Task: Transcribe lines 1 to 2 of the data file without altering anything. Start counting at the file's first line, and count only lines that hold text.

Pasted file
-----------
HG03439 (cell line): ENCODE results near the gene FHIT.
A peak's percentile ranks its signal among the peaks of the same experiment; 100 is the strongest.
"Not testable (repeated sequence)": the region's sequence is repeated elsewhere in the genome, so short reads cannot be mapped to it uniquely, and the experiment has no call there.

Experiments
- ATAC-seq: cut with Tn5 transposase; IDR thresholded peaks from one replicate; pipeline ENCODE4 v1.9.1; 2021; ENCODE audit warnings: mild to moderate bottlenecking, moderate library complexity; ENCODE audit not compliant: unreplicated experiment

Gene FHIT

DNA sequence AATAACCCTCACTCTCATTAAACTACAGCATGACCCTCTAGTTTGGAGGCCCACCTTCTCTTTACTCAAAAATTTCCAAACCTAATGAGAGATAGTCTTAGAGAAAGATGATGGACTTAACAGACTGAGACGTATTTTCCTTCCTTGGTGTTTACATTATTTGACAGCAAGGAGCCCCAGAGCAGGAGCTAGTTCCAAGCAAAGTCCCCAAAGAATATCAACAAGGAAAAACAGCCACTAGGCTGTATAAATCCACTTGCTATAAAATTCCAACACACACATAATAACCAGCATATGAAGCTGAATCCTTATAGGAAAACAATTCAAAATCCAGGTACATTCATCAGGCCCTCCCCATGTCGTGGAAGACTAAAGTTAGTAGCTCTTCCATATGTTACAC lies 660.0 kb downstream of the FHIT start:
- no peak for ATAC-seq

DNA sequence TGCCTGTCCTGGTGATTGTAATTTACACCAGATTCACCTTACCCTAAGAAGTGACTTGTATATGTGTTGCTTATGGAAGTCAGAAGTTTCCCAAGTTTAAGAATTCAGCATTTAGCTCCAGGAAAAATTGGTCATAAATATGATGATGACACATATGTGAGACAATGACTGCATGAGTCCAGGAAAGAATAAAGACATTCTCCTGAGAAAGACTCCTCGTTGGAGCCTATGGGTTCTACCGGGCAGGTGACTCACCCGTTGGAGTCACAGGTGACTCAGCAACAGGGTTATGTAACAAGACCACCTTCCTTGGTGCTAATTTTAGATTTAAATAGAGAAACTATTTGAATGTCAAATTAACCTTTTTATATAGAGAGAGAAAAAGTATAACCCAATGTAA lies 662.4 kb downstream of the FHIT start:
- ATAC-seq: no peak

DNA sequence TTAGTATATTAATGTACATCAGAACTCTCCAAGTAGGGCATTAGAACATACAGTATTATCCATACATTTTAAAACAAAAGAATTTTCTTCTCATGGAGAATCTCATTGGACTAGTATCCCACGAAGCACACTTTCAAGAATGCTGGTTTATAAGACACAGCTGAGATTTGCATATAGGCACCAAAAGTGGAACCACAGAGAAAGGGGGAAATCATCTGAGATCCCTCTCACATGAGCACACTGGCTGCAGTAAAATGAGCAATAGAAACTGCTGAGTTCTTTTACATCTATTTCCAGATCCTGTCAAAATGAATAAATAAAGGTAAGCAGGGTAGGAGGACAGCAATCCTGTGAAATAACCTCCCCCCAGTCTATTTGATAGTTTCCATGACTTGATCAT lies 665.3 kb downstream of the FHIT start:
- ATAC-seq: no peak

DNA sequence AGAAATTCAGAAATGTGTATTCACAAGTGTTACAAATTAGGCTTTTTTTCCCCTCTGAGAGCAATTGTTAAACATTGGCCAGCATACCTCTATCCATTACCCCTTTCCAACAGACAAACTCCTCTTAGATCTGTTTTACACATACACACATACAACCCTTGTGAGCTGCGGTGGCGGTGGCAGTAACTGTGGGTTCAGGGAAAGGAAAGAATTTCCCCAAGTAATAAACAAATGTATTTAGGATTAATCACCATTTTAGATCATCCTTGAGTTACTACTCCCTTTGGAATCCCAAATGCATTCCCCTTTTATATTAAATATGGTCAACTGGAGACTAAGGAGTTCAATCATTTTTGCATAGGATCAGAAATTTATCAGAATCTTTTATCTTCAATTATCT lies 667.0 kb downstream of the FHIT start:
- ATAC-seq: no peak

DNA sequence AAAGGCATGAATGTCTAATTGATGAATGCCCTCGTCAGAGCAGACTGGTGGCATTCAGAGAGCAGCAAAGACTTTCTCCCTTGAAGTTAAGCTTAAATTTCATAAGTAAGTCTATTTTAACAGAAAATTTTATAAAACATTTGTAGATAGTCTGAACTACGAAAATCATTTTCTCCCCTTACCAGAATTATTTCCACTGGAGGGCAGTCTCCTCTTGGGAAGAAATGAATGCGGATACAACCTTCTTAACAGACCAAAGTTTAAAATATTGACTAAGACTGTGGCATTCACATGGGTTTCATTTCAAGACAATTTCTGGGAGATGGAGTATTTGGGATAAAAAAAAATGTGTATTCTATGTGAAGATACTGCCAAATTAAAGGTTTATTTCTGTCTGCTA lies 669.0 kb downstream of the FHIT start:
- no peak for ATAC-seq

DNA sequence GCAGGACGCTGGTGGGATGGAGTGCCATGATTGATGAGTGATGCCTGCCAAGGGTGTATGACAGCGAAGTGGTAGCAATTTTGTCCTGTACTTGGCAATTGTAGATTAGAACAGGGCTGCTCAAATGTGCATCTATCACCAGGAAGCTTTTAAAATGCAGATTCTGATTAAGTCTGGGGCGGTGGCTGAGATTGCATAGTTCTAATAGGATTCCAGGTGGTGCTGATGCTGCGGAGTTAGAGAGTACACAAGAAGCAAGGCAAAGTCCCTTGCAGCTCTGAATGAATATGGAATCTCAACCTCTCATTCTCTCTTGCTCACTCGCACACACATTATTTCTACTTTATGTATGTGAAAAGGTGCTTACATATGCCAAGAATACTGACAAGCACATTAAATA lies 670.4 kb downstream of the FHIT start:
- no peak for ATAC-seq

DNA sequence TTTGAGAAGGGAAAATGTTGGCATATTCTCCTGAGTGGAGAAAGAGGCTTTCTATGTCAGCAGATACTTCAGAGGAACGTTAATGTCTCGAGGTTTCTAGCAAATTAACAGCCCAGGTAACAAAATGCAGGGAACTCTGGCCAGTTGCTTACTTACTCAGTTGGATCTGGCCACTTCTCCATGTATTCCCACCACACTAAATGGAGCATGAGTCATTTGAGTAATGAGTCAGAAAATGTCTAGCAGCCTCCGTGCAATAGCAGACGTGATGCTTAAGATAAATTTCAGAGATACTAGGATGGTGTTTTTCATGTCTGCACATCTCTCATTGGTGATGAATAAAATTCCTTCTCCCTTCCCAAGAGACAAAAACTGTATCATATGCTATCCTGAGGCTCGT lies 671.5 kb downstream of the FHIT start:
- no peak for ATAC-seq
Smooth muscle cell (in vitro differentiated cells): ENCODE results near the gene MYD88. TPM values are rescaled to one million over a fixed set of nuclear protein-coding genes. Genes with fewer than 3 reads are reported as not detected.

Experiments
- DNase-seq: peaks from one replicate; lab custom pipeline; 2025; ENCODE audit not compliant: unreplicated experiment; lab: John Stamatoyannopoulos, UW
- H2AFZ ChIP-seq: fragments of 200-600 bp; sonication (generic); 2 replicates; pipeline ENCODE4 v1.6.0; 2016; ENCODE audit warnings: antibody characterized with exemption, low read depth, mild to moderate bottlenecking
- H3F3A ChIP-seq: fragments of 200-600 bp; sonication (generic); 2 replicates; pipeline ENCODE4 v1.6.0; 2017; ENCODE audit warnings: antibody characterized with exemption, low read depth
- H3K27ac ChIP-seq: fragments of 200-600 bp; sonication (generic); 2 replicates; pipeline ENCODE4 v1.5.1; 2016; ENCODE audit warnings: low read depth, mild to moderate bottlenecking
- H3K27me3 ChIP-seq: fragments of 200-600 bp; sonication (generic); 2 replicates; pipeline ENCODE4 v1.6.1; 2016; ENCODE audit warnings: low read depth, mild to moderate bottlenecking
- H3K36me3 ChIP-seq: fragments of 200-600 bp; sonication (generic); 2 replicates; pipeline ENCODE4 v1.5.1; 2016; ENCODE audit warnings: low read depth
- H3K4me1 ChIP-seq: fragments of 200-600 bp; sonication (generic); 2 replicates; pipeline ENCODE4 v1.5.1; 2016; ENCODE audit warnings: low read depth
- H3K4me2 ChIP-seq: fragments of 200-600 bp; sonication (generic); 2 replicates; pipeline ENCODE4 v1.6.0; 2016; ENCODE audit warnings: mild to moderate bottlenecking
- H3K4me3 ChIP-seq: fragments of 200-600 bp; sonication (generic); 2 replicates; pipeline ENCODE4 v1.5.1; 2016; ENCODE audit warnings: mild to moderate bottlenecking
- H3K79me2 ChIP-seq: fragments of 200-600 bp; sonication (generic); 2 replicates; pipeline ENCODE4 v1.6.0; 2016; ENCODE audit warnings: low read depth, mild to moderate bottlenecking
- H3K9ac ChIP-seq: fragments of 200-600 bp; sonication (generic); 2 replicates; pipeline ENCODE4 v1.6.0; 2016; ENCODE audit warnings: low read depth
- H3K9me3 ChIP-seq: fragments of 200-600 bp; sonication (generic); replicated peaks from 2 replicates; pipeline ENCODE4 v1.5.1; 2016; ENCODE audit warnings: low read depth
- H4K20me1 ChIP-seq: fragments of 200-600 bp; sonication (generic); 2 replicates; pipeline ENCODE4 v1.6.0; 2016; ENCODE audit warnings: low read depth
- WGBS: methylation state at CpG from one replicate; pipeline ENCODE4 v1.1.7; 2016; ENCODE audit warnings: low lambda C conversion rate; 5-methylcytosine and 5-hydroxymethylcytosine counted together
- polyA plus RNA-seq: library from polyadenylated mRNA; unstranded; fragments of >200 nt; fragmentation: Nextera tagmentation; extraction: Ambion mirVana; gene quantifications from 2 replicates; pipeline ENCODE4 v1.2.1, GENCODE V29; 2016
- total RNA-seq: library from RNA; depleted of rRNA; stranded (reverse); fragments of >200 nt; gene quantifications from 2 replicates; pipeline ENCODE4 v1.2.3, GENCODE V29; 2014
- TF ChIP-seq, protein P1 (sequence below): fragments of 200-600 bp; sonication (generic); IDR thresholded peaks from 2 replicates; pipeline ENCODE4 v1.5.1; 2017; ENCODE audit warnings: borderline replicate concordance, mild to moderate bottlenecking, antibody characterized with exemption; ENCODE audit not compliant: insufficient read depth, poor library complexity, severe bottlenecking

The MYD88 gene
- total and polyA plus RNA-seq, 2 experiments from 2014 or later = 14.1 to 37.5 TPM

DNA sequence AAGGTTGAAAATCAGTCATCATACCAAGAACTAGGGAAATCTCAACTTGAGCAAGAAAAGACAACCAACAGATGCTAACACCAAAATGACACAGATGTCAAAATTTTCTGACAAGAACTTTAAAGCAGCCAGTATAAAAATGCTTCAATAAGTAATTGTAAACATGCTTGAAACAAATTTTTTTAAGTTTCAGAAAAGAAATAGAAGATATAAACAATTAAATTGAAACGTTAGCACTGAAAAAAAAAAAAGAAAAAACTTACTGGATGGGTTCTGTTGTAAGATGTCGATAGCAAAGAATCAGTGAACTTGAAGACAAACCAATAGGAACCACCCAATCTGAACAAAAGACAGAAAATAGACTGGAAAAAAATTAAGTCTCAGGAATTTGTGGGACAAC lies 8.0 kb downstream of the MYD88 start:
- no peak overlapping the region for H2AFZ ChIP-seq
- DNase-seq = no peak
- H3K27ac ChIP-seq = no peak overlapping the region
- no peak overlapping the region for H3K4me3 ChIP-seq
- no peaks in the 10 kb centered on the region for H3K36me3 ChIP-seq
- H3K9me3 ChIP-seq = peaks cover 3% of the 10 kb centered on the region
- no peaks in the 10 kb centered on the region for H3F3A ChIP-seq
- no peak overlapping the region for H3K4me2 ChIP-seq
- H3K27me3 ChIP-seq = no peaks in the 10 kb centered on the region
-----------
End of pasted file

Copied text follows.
HG03439 (cell line): ENCODE results near the gene FHIT.
A peak's percentile ranks its signal among the peaks of the same experiment; 100 is the strongest.